Queen Victoria may not have been amused… but her great great granddaughter most definitely is!
Renowned by all who know her well for her sparkling sense of humour and wicked wit, Queen Elizabeth II likes nothing better than to enjoy the funny side of life. As she told the nation in her Christmas broadcast in 1991, ‘Let us not take ourselves too seriously. None of us has a monopoly on wisdom.’
In her fascinating and entertaining little book, Karen Dolby reveals a side of the Queen’s personality that the public rarely see… those behind-closed-doors and off-camera moments when our merry monarch can relax and have fun.
Even the former Archbishop of Canterbury, Dr Rowan Williams, was amazed by the Queen’s informal humour. He found her ‘extremely funny in private’ and ‘quite prepared to tease and be teased.’
And the socialist politician and diarist Richard Crossman wrote after meeting the Queen in the Sixties, ‘She laughs with her whole face and she cannot just assume a mere smile because she’s really a very spontaneous person.’
Dolby showers us with a royal wealth of whimsical words and queenly quips as we delight in the favourite stories of other members of the royal family about their much-loved ‘boss,’ alongside some terrifically tart remarks from her forthright husband and consort Prince Philip.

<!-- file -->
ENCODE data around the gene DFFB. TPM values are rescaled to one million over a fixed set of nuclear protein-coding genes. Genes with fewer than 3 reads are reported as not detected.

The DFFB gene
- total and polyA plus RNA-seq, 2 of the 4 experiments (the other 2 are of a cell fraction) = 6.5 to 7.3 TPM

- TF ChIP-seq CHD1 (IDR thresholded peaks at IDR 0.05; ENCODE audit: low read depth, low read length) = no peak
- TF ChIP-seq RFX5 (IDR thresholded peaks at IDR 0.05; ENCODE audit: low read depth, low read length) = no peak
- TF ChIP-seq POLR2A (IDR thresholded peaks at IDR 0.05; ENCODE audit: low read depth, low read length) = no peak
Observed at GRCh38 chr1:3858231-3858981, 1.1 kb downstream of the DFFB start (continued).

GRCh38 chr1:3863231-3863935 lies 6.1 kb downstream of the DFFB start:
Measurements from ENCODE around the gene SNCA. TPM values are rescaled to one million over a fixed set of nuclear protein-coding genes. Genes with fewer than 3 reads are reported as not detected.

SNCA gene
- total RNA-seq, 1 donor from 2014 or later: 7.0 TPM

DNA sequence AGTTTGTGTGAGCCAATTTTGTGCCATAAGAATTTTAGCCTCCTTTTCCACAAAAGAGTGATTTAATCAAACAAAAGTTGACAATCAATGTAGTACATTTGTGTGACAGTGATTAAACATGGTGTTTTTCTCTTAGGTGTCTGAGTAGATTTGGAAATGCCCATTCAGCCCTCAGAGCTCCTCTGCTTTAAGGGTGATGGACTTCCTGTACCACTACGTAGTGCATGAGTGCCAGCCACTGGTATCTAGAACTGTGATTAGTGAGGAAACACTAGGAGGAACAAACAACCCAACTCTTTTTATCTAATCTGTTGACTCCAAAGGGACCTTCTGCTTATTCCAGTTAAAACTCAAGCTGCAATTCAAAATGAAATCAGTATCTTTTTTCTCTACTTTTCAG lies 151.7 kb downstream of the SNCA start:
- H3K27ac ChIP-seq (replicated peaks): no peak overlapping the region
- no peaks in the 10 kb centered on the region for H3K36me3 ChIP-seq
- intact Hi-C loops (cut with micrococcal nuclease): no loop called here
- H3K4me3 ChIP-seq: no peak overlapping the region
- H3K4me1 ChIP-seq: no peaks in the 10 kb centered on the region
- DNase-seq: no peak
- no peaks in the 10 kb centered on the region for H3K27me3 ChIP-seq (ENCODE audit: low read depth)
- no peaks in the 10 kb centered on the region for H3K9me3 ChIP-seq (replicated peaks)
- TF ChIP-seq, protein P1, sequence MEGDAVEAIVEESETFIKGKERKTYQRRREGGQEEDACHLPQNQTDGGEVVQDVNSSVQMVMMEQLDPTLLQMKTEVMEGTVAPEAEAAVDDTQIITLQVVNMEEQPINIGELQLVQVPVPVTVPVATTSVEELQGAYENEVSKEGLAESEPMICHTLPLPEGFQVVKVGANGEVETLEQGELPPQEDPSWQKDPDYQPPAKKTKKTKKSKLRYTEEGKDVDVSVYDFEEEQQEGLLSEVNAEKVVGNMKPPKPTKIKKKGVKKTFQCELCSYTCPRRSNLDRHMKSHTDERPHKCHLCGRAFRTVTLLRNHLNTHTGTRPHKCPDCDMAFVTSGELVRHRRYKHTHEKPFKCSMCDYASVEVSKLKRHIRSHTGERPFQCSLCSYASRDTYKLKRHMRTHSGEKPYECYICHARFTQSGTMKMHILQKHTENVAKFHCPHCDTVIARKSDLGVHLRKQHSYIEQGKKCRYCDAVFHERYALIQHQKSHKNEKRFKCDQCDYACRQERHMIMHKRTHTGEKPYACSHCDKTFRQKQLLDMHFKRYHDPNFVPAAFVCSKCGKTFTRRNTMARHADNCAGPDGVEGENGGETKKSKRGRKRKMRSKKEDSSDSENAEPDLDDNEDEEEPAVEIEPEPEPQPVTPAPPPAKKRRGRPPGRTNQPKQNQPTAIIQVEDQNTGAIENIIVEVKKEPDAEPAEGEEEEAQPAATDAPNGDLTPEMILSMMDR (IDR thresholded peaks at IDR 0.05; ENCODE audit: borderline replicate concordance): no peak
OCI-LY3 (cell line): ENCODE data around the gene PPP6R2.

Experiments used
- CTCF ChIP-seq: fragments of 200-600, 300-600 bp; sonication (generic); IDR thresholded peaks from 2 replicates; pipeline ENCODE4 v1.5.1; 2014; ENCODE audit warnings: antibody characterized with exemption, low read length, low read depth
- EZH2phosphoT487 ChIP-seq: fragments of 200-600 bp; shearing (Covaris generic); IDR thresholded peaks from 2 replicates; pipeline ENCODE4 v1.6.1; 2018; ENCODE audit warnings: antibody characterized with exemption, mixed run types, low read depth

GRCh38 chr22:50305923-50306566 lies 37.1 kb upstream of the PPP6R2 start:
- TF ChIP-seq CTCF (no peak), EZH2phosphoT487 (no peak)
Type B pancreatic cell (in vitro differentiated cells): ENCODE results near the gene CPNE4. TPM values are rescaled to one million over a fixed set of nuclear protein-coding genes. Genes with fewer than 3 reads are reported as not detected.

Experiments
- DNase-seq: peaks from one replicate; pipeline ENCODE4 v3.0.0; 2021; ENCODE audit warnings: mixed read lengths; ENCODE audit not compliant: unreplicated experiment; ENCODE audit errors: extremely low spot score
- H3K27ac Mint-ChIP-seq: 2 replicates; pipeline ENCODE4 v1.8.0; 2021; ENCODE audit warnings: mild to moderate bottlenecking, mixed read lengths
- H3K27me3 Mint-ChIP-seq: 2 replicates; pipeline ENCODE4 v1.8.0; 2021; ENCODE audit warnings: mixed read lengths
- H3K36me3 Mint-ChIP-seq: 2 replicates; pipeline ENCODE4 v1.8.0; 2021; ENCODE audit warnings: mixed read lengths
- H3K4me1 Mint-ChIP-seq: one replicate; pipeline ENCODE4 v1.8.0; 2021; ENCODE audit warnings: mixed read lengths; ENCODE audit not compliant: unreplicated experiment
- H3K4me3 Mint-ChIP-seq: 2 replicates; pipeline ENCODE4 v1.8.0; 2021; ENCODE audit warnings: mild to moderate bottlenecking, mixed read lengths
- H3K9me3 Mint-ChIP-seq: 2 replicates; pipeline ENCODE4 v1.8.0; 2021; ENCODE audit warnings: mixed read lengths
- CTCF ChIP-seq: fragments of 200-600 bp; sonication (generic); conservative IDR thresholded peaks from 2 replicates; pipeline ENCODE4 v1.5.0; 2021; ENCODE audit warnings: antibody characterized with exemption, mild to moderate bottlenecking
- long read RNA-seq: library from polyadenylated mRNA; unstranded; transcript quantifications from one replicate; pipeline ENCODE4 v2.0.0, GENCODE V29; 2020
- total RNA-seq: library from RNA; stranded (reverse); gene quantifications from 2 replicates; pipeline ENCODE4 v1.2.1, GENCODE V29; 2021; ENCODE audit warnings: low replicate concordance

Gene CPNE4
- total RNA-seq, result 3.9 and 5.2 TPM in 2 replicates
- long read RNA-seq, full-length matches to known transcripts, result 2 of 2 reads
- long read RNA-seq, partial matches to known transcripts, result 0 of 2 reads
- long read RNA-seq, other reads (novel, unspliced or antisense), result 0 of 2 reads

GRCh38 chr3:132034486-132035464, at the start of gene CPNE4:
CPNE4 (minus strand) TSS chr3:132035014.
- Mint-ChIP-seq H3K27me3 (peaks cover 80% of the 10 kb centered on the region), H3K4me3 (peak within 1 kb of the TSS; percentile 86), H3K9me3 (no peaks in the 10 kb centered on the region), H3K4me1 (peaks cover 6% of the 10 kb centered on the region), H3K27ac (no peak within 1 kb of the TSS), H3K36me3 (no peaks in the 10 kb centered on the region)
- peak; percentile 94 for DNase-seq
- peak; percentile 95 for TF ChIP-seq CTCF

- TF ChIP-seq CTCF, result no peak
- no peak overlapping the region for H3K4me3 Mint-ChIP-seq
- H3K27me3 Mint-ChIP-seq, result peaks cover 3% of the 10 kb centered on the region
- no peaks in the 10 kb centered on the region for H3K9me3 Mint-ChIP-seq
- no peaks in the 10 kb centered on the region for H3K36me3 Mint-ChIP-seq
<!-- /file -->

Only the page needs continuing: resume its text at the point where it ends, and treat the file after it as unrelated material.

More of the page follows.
Occasionally, the Queen’s comments can be comically unintentional… when she met guitar legend Eric Clapton she innocently enquired ‘Have you been playing a long time?’ At other times, she can be deliberately and cannily astute… ‘I have to be seen to be believed.’
And sometimes, she can be exuberantly silly, perfectly demonstrated when staff at Balmoral discovered the Queen jumping up and down with glee after hearing that England had beaten Australia in the cricket. Not for nothing was her childhood nickname ‘Merry Mischief.’
Like the rest of the royal family, the Queen is not above poking fun at herself and it is said no one is safe from her love of a good joke. Indeed, Her Majesty has been known to terrorise unsuspecting guests with her wild driving, and is reportedly a wonderful mimic.
So, as we prepare to celebrate our Queen succeeding Victoria as Britain’s longest-serving monarch, why not get to know her a little better and share some of the wit and humour that has helped to make her such a popular figure for over 60 years.
(Michael O’Mara, hardback, £9.99)